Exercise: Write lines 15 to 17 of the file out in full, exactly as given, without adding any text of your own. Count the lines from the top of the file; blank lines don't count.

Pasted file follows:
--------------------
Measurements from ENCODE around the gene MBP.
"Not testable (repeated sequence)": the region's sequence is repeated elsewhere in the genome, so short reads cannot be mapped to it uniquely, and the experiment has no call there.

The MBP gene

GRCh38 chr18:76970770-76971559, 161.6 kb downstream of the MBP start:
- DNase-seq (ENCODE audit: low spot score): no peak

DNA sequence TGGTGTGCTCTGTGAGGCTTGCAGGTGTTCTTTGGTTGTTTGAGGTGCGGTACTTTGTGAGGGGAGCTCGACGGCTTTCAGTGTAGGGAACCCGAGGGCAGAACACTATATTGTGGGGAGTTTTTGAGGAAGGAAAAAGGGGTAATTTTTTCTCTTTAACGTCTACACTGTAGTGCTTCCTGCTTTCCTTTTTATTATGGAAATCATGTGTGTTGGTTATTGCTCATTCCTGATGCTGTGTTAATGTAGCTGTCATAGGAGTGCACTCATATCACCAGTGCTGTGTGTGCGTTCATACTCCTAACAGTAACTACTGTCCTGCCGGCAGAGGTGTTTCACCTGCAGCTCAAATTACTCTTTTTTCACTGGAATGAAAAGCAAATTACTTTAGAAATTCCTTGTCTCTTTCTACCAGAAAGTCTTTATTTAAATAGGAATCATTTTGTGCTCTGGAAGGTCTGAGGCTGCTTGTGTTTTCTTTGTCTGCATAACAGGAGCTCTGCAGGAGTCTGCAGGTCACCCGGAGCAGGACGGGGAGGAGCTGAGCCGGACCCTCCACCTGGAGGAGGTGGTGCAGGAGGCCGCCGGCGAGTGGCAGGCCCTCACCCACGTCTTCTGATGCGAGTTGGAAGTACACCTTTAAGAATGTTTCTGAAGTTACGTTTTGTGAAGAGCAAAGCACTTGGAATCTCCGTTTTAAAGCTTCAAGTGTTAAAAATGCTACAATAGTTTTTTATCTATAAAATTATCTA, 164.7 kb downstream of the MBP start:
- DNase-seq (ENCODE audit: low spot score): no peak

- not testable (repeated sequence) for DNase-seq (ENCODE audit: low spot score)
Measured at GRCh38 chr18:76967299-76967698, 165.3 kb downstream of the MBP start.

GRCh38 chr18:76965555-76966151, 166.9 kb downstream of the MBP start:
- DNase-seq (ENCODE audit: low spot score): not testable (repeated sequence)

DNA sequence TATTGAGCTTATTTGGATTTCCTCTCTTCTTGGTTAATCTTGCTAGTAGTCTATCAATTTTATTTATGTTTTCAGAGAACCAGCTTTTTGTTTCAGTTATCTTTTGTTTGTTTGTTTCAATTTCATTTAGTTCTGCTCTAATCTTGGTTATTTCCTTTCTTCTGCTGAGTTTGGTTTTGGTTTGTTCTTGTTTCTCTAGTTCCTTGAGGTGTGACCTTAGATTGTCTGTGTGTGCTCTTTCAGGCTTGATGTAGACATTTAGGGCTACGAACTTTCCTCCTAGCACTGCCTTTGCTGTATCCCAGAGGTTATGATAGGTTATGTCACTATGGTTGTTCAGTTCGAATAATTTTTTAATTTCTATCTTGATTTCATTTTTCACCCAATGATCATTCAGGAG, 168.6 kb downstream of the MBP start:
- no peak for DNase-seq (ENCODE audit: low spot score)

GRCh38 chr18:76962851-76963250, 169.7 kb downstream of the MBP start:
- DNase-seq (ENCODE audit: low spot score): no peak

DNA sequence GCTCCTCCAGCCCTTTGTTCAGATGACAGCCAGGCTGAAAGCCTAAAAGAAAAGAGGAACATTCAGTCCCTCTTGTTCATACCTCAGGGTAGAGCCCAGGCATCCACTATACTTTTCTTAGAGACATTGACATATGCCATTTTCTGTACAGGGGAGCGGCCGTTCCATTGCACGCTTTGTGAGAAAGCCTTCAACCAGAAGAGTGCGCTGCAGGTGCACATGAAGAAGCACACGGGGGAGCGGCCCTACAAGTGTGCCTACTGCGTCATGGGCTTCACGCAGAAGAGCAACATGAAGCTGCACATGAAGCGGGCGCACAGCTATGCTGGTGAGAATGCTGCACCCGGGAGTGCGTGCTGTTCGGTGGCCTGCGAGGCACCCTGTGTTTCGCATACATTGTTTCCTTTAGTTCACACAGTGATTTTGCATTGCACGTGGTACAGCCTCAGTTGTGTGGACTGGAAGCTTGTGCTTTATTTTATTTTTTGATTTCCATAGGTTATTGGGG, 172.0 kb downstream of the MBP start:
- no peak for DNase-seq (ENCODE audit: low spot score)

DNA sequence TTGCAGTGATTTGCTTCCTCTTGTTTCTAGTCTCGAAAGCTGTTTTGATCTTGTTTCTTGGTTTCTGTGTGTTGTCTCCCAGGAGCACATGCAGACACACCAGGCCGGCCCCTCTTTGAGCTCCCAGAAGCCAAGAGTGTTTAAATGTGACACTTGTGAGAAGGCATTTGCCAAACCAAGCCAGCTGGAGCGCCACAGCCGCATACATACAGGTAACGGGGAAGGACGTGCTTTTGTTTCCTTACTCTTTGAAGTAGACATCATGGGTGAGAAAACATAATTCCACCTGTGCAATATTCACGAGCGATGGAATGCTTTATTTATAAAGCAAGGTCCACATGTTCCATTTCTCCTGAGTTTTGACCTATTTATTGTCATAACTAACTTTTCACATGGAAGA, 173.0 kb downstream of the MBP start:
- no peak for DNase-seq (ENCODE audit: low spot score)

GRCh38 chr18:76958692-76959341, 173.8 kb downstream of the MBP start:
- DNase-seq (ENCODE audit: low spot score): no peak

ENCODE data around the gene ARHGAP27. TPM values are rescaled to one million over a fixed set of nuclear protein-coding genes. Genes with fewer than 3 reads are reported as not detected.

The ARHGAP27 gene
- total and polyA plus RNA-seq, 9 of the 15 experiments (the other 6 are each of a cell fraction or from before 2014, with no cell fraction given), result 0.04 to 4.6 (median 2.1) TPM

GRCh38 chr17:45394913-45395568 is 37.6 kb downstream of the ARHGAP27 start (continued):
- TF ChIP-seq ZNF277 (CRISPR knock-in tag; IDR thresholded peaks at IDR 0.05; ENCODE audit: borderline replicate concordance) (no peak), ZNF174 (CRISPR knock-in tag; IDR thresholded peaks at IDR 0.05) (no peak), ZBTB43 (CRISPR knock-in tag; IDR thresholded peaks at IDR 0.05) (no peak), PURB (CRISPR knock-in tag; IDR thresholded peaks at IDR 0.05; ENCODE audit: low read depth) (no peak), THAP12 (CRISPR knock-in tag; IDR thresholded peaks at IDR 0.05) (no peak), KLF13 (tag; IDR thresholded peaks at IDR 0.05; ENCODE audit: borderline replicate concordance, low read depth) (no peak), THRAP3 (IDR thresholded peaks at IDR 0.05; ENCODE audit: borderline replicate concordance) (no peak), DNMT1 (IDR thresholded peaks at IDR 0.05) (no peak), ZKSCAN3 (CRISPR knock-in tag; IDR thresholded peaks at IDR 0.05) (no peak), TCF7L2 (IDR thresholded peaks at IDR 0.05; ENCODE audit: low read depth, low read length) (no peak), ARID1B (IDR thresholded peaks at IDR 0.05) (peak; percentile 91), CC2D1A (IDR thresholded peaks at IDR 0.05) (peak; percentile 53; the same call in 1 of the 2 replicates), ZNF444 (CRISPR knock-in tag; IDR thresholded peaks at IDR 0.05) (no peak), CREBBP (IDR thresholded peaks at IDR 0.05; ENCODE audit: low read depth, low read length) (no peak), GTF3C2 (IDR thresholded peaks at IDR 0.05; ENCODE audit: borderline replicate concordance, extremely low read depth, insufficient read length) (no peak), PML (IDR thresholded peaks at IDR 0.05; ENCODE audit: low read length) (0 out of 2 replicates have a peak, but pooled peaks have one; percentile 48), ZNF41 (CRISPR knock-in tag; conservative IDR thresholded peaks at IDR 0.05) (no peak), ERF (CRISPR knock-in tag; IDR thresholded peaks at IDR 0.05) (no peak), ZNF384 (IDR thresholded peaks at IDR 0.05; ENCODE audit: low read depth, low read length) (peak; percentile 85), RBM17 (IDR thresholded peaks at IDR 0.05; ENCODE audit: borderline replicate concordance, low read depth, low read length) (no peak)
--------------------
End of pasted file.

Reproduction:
- DNase-seq (ENCODE audit: low spot score): no peak

DNA sequence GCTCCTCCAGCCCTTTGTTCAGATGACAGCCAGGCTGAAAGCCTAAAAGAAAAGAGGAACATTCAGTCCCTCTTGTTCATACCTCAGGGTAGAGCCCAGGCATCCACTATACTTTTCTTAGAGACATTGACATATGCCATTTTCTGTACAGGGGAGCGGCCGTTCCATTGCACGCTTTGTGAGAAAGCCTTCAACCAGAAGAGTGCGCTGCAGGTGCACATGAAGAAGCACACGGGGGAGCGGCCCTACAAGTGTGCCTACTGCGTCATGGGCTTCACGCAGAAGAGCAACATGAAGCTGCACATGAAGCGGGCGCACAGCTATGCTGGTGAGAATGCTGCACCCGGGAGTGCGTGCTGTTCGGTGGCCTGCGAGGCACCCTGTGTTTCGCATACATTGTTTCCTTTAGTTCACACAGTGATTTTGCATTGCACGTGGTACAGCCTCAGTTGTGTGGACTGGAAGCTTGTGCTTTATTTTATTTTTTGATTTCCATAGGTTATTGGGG, 172.0 kb downstream of the MBP start:
- no peak for DNase-seq (ENCODE audit: low spot score)